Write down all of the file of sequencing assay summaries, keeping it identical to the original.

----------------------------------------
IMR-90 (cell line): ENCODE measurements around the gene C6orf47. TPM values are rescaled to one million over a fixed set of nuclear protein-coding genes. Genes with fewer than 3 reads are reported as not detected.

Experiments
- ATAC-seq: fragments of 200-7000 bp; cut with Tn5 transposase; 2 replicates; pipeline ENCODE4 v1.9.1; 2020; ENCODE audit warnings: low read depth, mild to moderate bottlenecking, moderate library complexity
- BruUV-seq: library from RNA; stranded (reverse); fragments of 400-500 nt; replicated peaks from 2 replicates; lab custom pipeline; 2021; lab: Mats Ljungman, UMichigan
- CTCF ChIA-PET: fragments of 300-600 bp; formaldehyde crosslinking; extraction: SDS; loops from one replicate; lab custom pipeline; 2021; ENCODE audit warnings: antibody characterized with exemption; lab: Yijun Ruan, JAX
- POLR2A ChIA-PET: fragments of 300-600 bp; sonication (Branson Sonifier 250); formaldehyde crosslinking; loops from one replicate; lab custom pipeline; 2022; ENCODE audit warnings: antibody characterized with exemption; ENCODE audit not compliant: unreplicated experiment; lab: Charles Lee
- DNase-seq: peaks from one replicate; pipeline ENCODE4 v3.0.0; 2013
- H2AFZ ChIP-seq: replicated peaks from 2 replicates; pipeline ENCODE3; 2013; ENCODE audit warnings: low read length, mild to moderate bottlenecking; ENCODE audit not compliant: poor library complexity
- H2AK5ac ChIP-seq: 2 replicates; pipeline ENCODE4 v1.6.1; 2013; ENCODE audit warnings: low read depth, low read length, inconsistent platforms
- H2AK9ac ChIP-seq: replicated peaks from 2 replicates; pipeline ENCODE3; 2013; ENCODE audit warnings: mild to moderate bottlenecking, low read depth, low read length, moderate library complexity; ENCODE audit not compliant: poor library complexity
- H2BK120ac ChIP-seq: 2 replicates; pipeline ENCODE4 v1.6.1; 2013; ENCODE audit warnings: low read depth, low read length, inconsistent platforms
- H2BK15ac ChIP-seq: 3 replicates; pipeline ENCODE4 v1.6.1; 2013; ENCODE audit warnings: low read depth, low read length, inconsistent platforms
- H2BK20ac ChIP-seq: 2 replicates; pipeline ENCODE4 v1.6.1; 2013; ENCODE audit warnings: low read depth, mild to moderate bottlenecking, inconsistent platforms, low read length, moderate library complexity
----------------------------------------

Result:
IMR-90 (cell line): ENCODE measurements around the gene C6orf47. TPM values are rescaled to one million over a fixed set of nuclear protein-coding genes. Genes with fewer than 3 reads are reported as not detected.

Experiments
- ATAC-seq: fragments of 200-7000 bp; cut with Tn5 transposase; 2 replicates; pipeline ENCODE4 v1.9.1; 2020; ENCODE audit warnings: low read depth, mild to moderate bottlenecking, moderate library complexity
- BruUV-seq: library from RNA; stranded (reverse); fragments of 400-500 nt; replicated peaks from 2 replicates; lab custom pipeline; 2021; lab: Mats Ljungman, UMichigan
- CTCF ChIA-PET: fragments of 300-600 bp; formaldehyde crosslinking; extraction: SDS; loops from one replicate; lab custom pipeline; 2021; ENCODE audit warnings: antibody characterized with exemption; lab: Yijun Ruan, JAX
- POLR2A ChIA-PET: fragments of 300-600 bp; sonication (Branson Sonifier 250); formaldehyde crosslinking; loops from one replicate; lab custom pipeline; 2022; ENCODE audit warnings: antibody characterized with exemption; ENCODE audit not compliant: unreplicated experiment; lab: Charles Lee
- DNase-seq: peaks from one replicate; pipeline ENCODE4 v3.0.0; 2013
- H2AFZ ChIP-seq: replicated peaks from 2 replicates; pipeline ENCODE3; 2013; ENCODE audit warnings: low read length, mild to moderate bottlenecking; ENCODE audit not compliant: poor library complexity
- H2AK5ac ChIP-seq: 2 replicates; pipeline ENCODE4 v1.6.1; 2013; ENCODE audit warnings: low read depth, low read length, inconsistent platforms
- H2AK9ac ChIP-seq: replicated peaks from 2 replicates; pipeline ENCODE3; 2013; ENCODE audit warnings: mild to moderate bottlenecking, low read depth, low read length, moderate library complexity; ENCODE audit not compliant: poor library complexity
- H2BK120ac ChIP-seq: 2 replicates; pipeline ENCODE4 v1.6.1; 2013; ENCODE audit warnings: low read depth, low read length, inconsistent platforms
- H2BK15ac ChIP-seq: 3 replicates; pipeline ENCODE4 v1.6.1; 2013; ENCODE audit warnings: low read depth, low read length, inconsistent platforms
- H2BK20ac ChIP-seq: 2 replicates; pipeline ENCODE4 v1.6.1; 2013; ENCODE audit warnings: low read depth, mild to moderate bottlenecking, inconsistent platforms, low read length, moderate library complexity